In many cases, divorce has more impact on a person’s current and future financial well-being than any other event in their life. Sound financial planning may be the last thing on your mind, but it is critical to give it some thought.
Divorce happens in an emotionally charged environment, and you have a relatively short period to make financial decisions that will affect you for the rest of your life.
For everyone but the very wealthy, divorce will hurt your standard of living. Two households cost more to maintain than one, and if one person in the marriage has been a stay-at-home parent, there is less money to pay for it all.
Three ways to hold on to your wealth during divorce
1. Settle disputes out of court
A divorce settlement reached by agreement has significant advantages over a contested divorce dragged in the court. It costs less and is quicker than disputed settlements.
More importantly, it can save you from the emotional damage that comes with disputes in divorce court.
“Begin with the end in mind” is a mantra I say over and over to my clients. If you go into divorce with a clear objective of keeping your legal costs down, you are less likely to get blown off course when you have a bad day with your ex. Even the most amicable splits have their ups and downs, and one false move in the heat of the moment can send an amicable split into a costly legal mess.
In a recent Daily Mail interview I recommended that separating couples settle disputes out of court because a disputed financial divorce settlement will cost both spouses about £15,000 to £25,000 each in legal costs.
People make mistakes in the divorce process that causes them long-lasting financial damage. We hear so much about student debt but seldom hear about the number of people saddled with divorce debt. With so much at stake, we urge our clients towards a collaborative approach, whether between themselves or via mediation.
2. Work out your budget
It’s crucial to work out your living expenses to determine what level of divorce settlement you can afford to live with. Budgeting is particularly important for parents who will be the primary caregiver for the children.
Rent and mortgage payments, council tax, utility bills, and groceries are all basic requirements. But be sure to factor in other costs such as transportation to work and school, clothing and childcare.
While it’s easy to become overwhelmed when focusing on the perceived or actual enormity of the change in the short term, don’t lose sight of your long-term needs too. Do you have adequate pension provisions in place? There is often an imbalance in pension provision between separating couples that need to be addressed through a pension sharing order.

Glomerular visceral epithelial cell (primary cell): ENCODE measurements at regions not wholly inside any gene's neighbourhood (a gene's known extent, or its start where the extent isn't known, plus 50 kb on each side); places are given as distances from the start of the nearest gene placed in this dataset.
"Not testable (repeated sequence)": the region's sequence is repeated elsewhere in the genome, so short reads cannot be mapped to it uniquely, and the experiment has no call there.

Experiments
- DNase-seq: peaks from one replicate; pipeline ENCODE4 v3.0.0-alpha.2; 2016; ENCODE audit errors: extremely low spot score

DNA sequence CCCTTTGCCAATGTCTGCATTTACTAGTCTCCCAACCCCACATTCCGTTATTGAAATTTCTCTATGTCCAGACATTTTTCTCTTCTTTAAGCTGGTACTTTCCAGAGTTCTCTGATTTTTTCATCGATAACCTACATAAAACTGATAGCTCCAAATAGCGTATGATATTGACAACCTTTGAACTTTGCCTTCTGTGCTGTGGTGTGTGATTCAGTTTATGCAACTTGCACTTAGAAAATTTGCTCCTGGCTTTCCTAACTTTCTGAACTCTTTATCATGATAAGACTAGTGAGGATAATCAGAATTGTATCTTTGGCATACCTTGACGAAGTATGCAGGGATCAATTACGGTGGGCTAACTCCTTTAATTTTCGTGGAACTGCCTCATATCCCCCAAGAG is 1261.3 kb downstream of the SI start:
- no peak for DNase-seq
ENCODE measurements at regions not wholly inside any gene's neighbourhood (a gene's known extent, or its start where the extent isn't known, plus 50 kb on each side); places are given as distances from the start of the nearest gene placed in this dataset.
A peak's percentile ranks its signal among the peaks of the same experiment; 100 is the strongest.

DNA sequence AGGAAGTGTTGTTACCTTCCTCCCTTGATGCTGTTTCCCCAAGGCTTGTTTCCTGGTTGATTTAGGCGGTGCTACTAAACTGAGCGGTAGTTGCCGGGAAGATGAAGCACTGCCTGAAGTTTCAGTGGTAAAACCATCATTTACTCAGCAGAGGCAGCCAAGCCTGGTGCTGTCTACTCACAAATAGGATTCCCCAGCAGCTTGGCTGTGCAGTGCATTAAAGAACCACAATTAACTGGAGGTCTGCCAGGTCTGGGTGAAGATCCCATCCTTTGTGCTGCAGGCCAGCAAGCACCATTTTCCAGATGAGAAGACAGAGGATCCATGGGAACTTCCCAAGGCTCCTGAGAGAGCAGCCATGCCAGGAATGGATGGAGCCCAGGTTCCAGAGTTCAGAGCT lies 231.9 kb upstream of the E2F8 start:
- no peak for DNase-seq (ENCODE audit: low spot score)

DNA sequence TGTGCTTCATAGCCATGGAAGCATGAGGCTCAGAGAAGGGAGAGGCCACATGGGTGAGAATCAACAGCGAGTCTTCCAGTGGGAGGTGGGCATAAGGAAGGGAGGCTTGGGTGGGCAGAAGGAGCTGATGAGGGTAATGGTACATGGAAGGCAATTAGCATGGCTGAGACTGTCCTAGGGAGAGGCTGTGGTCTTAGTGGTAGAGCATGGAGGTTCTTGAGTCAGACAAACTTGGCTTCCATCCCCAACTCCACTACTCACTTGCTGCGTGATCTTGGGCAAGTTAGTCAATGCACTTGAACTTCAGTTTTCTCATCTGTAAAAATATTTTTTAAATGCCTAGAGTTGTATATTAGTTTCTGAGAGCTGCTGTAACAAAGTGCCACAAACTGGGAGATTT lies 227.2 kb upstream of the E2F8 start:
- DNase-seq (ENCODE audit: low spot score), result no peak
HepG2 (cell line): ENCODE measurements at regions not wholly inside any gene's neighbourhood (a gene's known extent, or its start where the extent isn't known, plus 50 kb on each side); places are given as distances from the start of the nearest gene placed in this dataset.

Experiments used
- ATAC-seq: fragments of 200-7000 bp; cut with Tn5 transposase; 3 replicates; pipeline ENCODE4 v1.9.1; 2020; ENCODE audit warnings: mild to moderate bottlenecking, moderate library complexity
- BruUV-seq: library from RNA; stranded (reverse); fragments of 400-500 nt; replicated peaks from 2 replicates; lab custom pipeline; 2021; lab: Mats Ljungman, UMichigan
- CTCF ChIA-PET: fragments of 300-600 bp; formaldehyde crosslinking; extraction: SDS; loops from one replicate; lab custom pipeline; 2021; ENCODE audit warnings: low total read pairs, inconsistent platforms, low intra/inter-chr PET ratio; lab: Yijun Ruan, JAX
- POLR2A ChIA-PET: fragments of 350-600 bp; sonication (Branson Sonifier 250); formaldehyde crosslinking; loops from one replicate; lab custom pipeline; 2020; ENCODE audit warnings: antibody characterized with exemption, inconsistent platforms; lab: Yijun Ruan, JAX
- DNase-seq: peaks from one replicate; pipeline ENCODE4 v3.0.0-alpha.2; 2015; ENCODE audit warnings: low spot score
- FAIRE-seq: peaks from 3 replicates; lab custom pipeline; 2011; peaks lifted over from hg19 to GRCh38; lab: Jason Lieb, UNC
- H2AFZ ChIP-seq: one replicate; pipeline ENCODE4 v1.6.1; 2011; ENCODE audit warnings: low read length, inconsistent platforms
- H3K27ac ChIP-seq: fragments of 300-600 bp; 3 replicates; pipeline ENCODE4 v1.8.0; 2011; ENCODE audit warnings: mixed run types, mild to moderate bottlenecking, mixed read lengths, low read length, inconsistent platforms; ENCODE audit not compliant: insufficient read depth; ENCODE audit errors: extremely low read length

3. Be aware of taxes
Divorce settlements can have significant tax implications. Understanding how and when assets are taxed is crucial when dividing up assets. The home is often the most significant capital asset, and any transfer could potentially give rise to Capital Gains Tax.
Understanding how this works and how liability may be avoided is essential to hold on to your wealth.
Building your wealth after divorce
Divorce is one of the greatest transitions we make in life. As with all change, the perception you have of it and the actions you take as a result will determine whether divorce becomes an agent of positive or a negative change.
There is no question that your standard of living will dip in the short term in most cases. If you’ve been out of the workplace for a long time, thinking about returning to it can be daunting.
Many stay-at-home parents find it a bitter pill when being told they should go back to work, but most of the time, they eventually should. Often a person’s most important asset is their earning capacity, as this helps them build rather than eat into their retirement fund.
While divorce settlements seek to even out inequalities between separating spouses, it is safe to say that current earning potential is going to be a strong indicator of the amount of wealth you’ll gain post-divorce.
Someone who already has a good career that has paid for a house and a sizeable pension has a better chance of building on that than someone starting from scratch.
Gaining wealth after divorce takes effort, but for many, divorce can actually increase their focus and drive in their chosen career. Being divorced is expensive. Not only do you have divorce commitments such as child maintenance and the higher cost of maintaining a single-person household, but you have new life costs to consider too.
I see divorce as an opportunity to stop and look at your life and work out what it is that you really want. Taking up activities and hobbies that give you joy is an important part of this process and comes with a cost. And eventually, the pain of the divorce leaves us all, and we start thinking about new relationships. This often drives a renewed interest and increase in spending on our appearance, not to mention the cost of dating.